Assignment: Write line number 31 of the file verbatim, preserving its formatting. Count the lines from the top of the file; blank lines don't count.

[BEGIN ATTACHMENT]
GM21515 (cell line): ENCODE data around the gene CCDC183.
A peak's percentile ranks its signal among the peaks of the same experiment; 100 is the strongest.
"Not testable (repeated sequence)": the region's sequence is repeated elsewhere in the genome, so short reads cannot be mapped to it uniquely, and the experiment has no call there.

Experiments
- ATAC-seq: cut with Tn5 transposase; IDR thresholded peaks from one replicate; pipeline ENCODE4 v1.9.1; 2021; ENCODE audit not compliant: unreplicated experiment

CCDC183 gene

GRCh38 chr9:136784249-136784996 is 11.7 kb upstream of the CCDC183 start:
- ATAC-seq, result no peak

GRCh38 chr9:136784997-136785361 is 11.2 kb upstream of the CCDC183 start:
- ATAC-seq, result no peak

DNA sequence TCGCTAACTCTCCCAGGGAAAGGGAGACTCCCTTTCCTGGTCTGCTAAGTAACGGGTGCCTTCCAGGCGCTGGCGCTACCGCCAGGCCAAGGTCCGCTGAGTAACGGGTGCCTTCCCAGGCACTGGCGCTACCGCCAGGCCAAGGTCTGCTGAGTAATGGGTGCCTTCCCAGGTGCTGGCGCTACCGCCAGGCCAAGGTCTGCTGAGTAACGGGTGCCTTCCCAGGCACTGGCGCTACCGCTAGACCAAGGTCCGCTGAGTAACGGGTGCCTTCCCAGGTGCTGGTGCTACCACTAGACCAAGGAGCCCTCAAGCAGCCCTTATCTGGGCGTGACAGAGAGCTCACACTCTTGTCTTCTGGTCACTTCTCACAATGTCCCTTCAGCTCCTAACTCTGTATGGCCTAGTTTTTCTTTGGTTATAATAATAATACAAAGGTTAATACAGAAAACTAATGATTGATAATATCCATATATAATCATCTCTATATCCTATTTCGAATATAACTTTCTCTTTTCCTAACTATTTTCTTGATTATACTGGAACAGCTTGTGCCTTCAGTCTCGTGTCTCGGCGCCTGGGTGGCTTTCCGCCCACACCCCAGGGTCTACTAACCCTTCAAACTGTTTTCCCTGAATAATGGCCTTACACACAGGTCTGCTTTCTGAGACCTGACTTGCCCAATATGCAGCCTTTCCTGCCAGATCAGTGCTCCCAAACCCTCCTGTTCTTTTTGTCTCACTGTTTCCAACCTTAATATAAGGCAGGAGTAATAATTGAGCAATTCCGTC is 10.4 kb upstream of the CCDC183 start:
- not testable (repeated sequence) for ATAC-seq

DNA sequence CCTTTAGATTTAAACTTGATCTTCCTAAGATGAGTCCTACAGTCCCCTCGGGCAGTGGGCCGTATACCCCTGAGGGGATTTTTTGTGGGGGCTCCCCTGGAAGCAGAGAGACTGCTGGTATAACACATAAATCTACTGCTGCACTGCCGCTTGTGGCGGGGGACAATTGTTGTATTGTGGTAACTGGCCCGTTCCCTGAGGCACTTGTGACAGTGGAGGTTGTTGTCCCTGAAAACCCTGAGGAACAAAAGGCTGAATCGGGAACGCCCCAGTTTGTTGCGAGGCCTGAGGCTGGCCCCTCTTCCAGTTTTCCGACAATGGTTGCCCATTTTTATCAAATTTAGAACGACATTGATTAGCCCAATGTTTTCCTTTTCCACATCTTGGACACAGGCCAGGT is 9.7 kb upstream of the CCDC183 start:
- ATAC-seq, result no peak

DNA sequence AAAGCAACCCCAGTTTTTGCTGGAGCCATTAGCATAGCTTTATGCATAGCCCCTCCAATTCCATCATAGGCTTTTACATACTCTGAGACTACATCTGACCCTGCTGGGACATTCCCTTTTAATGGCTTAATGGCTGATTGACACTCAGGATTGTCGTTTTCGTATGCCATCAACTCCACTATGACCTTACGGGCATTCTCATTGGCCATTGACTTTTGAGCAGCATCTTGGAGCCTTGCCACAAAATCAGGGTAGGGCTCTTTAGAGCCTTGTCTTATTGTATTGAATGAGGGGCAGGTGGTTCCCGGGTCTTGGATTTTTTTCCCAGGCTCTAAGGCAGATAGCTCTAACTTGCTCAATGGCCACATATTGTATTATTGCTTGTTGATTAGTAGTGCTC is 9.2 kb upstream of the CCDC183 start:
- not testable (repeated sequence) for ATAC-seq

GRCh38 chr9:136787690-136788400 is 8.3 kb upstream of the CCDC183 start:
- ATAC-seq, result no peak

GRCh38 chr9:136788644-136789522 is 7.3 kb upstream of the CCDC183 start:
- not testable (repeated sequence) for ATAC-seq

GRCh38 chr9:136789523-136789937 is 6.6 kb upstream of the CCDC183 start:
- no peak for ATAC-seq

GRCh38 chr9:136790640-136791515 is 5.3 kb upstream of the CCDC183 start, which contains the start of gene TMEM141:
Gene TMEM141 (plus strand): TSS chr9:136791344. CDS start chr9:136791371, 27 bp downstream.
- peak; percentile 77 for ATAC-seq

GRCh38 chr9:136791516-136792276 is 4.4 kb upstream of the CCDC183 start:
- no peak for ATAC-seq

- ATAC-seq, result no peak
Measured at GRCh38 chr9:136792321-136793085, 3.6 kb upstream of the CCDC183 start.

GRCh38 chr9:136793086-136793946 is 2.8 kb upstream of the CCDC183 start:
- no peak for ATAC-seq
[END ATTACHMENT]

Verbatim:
- no peak for ATAC-seq